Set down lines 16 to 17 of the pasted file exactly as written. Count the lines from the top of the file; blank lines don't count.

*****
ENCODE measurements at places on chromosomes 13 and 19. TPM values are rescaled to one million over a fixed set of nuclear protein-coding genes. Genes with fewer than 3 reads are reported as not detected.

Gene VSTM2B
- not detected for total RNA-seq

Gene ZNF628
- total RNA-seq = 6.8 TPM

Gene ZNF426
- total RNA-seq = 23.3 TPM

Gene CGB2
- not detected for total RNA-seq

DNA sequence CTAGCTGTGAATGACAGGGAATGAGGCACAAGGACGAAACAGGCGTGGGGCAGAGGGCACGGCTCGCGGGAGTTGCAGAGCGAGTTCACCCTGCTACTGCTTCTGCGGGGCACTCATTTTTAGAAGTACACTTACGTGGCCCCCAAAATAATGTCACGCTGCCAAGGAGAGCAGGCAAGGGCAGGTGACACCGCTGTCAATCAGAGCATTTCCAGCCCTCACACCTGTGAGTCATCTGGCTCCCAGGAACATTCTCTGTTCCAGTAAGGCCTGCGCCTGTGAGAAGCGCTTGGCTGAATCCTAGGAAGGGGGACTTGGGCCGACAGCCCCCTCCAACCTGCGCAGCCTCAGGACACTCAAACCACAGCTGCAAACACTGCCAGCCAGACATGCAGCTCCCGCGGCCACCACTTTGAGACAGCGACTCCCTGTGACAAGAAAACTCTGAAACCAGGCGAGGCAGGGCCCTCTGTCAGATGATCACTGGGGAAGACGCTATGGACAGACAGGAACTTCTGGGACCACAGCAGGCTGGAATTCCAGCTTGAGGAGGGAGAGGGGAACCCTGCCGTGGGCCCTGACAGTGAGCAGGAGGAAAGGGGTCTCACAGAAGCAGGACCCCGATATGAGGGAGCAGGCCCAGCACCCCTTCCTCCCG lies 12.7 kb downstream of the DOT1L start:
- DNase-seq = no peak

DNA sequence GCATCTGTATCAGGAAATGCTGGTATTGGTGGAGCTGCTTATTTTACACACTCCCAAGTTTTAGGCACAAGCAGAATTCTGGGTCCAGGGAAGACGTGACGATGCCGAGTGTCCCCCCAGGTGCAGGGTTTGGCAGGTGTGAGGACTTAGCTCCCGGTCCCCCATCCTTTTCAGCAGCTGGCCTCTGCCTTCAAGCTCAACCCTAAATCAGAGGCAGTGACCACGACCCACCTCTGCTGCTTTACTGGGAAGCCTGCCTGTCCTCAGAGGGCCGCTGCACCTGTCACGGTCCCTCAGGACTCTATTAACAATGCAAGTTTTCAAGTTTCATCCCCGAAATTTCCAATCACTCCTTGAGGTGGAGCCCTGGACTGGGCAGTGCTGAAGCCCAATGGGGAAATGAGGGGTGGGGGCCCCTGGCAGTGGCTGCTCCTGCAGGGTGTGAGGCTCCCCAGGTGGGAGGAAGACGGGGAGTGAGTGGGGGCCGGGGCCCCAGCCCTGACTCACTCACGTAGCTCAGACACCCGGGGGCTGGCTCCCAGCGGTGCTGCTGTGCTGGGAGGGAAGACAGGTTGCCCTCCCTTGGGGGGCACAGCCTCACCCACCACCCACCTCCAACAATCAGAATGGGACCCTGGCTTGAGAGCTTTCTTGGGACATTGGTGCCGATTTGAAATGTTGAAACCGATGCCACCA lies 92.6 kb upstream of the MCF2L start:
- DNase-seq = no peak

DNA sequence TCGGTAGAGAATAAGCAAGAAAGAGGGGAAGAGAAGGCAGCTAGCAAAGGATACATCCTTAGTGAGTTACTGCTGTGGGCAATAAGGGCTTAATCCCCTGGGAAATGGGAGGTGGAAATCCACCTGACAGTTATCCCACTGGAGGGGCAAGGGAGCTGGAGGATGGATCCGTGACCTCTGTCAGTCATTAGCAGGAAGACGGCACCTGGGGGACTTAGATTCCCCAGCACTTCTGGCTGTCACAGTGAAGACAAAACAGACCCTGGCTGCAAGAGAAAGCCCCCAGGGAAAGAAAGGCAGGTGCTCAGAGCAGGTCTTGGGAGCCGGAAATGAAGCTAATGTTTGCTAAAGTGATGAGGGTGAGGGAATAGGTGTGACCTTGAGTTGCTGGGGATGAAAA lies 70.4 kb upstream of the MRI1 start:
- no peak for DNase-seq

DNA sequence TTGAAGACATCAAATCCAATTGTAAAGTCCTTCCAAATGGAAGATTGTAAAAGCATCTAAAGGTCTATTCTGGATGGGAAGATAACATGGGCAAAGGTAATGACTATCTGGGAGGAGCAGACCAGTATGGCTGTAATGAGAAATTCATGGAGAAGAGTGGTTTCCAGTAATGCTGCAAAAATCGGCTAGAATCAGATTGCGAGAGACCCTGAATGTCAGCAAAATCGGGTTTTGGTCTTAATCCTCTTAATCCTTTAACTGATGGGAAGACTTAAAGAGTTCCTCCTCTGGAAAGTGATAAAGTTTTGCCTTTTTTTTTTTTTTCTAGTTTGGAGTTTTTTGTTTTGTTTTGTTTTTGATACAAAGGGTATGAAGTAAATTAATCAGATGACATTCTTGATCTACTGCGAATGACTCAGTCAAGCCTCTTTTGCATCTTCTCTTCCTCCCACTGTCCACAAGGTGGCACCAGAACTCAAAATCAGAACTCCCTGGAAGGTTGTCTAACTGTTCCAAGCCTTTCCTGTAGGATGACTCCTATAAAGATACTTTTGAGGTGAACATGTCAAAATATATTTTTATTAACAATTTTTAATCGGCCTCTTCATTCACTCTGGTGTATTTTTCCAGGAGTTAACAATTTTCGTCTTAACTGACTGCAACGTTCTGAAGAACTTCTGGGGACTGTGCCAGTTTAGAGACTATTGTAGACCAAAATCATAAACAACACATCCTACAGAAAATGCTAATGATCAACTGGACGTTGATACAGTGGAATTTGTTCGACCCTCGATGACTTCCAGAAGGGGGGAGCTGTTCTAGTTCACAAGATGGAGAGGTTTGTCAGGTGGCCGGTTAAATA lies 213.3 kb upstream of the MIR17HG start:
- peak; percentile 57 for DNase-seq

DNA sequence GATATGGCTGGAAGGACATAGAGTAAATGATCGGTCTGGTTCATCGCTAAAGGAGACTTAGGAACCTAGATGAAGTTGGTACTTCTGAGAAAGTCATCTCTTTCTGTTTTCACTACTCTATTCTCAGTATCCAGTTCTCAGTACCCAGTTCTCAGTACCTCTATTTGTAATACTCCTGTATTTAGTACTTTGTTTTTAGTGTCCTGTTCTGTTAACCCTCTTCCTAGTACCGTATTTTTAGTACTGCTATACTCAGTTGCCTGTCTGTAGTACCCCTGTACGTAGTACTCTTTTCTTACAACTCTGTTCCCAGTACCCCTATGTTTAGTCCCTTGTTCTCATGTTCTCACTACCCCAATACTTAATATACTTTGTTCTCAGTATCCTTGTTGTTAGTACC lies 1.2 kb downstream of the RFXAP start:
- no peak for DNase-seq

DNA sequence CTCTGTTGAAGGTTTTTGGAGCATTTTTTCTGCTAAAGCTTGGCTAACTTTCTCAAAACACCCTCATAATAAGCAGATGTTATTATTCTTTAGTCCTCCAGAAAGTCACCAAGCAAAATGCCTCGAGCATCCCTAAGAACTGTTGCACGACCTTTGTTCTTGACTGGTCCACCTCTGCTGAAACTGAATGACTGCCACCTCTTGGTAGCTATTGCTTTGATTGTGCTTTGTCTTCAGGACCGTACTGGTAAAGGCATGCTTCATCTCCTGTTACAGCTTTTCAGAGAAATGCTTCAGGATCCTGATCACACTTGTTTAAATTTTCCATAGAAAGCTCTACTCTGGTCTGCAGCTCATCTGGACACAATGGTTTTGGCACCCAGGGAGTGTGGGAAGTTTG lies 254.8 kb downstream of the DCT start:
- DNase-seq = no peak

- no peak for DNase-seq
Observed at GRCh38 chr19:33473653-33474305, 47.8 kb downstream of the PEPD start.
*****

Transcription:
DNA sequence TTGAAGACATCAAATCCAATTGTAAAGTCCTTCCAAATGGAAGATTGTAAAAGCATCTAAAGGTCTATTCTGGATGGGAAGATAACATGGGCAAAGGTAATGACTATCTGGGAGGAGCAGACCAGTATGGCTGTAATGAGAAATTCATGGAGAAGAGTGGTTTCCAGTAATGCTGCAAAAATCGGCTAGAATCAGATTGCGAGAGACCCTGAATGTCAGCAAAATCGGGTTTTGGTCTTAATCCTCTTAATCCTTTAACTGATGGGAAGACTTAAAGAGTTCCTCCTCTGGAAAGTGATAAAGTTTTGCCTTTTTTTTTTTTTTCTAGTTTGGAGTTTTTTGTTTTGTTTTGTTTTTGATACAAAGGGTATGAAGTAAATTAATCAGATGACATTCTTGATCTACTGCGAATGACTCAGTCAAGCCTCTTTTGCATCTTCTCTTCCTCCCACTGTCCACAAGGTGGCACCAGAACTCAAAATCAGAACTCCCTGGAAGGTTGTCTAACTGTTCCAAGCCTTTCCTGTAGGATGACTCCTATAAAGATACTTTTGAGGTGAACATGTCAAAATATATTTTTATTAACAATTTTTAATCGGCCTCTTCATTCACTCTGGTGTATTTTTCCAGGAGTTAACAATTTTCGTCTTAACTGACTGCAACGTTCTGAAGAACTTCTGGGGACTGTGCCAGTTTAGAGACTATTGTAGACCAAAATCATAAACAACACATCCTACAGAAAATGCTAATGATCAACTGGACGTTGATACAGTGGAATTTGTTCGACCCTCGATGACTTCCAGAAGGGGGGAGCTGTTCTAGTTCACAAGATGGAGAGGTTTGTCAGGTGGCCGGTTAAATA lies 213.3 kb upstream of the MIR17HG start:
- peak; percentile 57 for DNase-seq